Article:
Did I miss something or did christian.einfeldt just claim that Open Source invented collaboration and talking to customers?
    • My point is that Microsoft has, in the past, been the archetypal command-and-control Cathedral, within the meaning of Eric Raymond's essay, "The Cathedral and the Bazaar." Any collaboration that happened lacked one central core characteristic of FOSS production: sharing source code outside the Cathedral-builders' team. Microsoft never has released the source code to its flagship Microsoft Windows and Microsoft Office products to the unwashed masses. Their business model cannot sustain that model.

      Contr
  • by jkrise (535370) on Saturday December 15, 2007 @11:12AM (#21708434) Journal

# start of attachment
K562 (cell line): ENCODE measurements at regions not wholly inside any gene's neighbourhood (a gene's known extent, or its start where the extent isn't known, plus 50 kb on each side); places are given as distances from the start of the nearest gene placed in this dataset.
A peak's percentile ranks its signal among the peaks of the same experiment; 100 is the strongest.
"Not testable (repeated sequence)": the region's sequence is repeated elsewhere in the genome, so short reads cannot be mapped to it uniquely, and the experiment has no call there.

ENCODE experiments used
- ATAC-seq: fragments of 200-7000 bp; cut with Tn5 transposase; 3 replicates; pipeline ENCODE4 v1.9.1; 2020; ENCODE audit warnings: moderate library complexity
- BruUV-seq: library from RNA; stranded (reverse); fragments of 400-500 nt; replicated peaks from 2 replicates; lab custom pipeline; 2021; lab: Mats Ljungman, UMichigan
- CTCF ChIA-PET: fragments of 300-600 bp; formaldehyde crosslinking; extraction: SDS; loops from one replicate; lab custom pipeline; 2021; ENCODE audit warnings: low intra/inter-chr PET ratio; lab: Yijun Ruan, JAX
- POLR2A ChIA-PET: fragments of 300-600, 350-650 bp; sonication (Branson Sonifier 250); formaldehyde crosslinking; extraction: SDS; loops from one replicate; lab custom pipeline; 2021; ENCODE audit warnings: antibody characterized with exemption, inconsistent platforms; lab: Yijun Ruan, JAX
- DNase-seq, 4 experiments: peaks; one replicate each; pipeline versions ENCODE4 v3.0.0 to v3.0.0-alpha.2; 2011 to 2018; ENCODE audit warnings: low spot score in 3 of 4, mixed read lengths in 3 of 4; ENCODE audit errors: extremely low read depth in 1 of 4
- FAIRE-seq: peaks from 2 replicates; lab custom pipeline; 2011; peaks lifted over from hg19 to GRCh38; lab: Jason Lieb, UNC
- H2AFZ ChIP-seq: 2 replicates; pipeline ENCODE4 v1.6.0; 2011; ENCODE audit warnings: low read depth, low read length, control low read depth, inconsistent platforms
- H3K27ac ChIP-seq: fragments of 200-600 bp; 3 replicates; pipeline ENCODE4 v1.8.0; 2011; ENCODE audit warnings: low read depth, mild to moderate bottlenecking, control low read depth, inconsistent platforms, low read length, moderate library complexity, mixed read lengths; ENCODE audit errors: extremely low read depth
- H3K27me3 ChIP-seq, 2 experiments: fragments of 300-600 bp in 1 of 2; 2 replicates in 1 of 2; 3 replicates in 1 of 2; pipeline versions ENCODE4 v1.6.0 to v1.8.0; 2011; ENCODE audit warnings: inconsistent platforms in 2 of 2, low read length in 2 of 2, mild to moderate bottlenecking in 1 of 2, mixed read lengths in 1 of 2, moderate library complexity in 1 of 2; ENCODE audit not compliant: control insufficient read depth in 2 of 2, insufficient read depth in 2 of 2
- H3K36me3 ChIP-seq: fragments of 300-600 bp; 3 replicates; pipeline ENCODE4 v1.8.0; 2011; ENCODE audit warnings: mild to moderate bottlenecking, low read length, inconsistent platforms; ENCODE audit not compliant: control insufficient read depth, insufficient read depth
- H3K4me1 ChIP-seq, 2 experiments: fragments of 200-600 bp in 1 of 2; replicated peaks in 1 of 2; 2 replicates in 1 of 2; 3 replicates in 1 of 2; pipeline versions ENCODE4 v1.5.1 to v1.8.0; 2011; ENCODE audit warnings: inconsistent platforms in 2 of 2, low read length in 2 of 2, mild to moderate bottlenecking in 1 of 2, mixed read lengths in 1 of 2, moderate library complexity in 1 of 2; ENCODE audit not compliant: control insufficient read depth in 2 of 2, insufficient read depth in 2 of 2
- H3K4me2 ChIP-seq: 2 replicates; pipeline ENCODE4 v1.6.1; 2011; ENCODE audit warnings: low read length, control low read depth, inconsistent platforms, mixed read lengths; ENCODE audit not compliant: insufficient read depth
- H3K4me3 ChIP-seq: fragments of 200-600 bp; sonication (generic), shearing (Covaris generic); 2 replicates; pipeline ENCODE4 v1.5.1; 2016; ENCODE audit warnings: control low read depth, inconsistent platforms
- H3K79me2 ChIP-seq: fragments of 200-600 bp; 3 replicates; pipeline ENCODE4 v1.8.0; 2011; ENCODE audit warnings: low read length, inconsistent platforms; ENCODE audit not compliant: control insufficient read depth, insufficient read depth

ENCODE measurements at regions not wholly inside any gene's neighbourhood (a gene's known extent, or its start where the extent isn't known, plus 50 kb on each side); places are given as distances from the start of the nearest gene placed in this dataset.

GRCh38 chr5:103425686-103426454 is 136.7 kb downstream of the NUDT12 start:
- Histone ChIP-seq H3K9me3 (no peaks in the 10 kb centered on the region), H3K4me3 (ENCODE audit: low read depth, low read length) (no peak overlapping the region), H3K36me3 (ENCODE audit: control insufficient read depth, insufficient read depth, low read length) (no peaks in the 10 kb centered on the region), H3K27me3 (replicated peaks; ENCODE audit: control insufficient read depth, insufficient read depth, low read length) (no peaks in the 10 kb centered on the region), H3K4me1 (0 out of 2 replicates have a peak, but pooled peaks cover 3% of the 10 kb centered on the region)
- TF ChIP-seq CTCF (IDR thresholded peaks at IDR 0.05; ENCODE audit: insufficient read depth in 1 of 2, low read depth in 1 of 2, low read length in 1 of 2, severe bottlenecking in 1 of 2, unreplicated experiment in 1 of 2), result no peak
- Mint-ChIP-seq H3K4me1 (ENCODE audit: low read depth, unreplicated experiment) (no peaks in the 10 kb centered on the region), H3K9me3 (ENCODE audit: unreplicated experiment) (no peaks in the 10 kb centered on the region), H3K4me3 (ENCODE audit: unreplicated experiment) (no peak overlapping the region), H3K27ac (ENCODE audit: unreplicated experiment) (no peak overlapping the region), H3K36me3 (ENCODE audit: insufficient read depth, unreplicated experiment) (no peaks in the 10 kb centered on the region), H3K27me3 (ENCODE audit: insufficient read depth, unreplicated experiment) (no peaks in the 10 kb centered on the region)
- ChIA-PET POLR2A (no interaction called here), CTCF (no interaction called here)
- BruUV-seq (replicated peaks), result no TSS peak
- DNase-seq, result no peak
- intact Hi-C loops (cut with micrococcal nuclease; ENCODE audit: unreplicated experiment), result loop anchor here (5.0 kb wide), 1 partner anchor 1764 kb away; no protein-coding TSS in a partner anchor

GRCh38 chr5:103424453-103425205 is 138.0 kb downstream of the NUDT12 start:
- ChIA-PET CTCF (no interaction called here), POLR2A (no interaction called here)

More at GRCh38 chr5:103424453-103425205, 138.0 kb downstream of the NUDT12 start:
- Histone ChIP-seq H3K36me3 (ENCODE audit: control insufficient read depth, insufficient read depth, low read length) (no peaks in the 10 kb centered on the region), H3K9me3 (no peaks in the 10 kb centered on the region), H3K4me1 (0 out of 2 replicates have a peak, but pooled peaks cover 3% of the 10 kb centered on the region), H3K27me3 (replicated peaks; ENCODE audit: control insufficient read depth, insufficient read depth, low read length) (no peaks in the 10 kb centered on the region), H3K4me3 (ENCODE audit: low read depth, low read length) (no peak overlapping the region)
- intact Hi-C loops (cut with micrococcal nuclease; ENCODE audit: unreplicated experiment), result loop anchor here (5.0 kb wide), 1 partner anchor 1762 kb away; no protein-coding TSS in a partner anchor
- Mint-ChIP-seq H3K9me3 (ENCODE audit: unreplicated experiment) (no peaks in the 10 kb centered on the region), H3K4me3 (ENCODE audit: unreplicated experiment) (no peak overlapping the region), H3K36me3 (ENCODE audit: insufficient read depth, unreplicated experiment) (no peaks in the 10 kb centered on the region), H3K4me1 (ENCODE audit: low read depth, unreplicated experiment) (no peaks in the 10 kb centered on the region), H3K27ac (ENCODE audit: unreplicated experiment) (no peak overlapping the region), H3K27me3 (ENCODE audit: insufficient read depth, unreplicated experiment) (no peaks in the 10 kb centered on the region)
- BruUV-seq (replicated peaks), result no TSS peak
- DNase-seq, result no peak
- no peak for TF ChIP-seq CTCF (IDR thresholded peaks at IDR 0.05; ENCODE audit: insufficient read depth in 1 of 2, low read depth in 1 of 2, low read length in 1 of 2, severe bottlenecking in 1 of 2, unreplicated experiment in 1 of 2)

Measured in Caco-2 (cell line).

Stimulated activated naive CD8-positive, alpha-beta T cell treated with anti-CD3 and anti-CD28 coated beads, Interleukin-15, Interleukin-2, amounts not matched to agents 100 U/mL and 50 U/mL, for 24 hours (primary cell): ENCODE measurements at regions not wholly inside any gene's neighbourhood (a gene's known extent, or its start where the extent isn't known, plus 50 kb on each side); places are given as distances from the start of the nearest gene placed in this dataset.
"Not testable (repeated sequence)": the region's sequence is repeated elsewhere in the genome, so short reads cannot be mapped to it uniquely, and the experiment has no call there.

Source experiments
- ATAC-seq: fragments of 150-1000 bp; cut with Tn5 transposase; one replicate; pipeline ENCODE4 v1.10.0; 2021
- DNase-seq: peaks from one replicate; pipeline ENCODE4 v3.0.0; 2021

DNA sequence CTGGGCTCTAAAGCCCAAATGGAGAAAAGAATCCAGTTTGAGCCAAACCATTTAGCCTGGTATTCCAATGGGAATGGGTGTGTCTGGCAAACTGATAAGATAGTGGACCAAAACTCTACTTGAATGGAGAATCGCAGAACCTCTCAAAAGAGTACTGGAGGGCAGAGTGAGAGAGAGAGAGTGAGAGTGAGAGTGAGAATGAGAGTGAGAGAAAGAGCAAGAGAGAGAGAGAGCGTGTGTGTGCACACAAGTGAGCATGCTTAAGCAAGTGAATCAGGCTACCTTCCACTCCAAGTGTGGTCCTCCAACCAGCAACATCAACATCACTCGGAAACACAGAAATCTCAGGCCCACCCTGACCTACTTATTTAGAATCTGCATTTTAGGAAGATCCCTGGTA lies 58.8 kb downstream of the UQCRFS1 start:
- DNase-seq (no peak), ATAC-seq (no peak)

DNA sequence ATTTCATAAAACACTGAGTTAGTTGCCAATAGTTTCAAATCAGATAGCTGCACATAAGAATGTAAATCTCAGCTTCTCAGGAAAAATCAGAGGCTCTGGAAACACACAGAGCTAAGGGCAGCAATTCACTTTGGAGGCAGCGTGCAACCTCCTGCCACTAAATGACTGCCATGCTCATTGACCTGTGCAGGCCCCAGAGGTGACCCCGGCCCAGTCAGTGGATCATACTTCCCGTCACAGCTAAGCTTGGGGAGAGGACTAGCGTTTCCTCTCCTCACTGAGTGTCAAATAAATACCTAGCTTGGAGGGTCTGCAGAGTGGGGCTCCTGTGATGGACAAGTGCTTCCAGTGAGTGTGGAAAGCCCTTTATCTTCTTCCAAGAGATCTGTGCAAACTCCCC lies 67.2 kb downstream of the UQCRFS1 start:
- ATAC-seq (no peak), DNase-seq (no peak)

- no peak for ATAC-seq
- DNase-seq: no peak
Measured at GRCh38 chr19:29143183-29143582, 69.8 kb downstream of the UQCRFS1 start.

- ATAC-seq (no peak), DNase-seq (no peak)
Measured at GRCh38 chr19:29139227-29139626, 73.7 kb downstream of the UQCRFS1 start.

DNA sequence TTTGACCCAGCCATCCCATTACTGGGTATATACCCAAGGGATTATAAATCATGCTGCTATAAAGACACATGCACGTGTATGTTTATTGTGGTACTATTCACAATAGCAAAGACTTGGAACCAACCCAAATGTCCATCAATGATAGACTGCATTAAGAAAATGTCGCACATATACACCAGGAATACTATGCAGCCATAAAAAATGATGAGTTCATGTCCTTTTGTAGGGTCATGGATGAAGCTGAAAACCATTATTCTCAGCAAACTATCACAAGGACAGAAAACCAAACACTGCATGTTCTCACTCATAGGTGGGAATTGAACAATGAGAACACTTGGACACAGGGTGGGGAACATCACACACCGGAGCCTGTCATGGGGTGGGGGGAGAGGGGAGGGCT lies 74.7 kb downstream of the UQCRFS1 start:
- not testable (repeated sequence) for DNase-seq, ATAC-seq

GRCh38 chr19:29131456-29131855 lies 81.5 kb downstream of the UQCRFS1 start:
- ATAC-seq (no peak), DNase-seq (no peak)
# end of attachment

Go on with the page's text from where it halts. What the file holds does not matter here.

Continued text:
Rather than going by Gates' utterings; we must examine what he has DONE after Open source succeeded despite Microsoft's best efforts at side-tracking it.

    1. His departure from the Chairman post indicates very troubled times ahed for his company; and he is reluctant to be associated with a declining company that even customers speak poorly about. This is largely due to the influx of open source and more recently, open standards.

    2. The features removed; the h/w requirements; broken s/w compatibility etc. in Vista shows that ignoring the merits of Open Source will only hurt his company even more. The fact that he has not learnt the lessons and abandoned Vista; and continues to brazen it out indicates he does not want to hear the truth... only self-sponsored eulogies from 'independent studies'.